“The human factors activities that deliver safety and effectiveness [in medical devices] do not necessarily deliver a good user experience or, ultimately, a good product,” argues Martin Bontoft in MDDI.
In fact, he writes, “some industry experts have observed unintended consequences of regulating human factors and design: Regulated activities can crowd out unregulated efforts to improve device design, and consequent increases in safety and effectiveness may be at the expense of user experience. In other words: The device is safe, but would anyone actually want to use it?”
“The best approach is to conduct user-focused research in conjunction with device-focused user research. Design research includes a range of techniques that provide insights about peopleâ€”not just usersâ€”and that do not require, or even presume, a device. This approach yields evidence that is likely to be relevant to device developers, but it is also relevant to a wider range of stakeholders. It will tell you, for example, not only whether people are likely to want your product, but why or why not, input that is essential to good product development.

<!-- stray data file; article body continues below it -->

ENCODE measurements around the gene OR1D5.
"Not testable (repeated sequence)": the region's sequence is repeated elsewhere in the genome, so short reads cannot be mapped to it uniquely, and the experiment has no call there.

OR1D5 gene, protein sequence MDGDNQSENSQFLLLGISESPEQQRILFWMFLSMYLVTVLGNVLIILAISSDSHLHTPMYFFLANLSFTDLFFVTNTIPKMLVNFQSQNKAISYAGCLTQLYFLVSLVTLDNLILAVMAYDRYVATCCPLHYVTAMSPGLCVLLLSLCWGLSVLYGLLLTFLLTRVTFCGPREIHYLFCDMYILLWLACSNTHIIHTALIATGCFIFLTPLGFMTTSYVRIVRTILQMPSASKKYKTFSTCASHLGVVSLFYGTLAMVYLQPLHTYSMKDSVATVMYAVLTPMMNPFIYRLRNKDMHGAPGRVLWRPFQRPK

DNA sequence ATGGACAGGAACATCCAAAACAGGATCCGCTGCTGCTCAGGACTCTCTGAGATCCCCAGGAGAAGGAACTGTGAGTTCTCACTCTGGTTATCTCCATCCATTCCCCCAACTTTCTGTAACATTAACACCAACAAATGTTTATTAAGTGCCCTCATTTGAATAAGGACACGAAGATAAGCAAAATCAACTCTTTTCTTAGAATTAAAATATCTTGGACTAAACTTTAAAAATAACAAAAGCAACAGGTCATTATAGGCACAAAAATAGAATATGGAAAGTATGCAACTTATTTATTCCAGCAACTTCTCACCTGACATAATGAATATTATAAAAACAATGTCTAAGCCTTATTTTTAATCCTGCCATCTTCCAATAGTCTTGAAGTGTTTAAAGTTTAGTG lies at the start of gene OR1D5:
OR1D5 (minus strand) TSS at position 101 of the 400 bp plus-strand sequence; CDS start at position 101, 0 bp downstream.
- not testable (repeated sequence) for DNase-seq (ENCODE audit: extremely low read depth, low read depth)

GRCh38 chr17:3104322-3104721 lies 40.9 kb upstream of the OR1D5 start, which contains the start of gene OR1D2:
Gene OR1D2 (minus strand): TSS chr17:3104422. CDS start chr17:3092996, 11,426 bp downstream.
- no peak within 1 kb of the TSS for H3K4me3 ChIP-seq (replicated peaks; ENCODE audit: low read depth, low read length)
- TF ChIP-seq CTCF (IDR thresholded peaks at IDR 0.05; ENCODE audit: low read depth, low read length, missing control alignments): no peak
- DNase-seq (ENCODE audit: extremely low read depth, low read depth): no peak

Techniques inspired and informed by ethnography, such as contextual inquiry and design ethnography, are key to successful user-focused research. Both of these ethnographic field research methodologies seek to understand and explainâ€”and thereby predictâ€”user behavior, even though that behavior may seem inexplicable and even irrational. However, contextual inquiry best describes the research activities focused on people in a specific context of use, such as an operating theater or with a legacy device, such as an injector. Design ethnography, on the other hand, is slightly more open-ended, less focused on an existing context, and more likely to look obliquely at peoplesâ€™ existence, perhaps because the device or context of use is so new.”